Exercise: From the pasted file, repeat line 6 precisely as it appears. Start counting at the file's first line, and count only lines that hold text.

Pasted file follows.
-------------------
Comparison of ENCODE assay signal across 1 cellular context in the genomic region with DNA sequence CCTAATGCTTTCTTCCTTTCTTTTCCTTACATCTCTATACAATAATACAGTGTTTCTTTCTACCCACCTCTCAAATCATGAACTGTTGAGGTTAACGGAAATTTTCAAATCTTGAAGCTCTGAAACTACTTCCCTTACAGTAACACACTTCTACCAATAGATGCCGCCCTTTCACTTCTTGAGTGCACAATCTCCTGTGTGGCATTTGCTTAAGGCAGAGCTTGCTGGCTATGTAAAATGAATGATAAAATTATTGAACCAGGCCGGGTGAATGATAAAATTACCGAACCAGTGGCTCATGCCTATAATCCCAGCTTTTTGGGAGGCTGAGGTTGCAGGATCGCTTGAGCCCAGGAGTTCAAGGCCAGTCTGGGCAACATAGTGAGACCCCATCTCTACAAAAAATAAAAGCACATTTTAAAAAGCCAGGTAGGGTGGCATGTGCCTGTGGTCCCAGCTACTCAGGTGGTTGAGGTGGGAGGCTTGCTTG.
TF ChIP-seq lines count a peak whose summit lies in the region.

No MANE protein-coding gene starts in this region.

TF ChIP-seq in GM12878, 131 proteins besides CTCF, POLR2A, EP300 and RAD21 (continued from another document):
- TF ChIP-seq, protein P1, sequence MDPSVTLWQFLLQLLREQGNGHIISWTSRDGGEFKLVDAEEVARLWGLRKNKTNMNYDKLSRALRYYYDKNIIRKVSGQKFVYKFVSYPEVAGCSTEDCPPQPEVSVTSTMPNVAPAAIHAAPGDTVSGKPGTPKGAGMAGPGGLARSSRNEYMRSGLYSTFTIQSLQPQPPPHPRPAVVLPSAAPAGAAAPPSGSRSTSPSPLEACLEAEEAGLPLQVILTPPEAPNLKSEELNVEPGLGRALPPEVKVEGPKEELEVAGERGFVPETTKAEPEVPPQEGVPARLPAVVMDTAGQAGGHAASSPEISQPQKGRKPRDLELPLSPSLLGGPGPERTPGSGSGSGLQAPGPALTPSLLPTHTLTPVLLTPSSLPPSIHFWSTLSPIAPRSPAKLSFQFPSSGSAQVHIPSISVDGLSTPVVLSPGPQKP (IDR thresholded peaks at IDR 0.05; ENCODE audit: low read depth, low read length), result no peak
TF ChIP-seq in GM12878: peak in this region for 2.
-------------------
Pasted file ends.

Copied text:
TF ChIP-seq in GM12878: peak in this region for 2.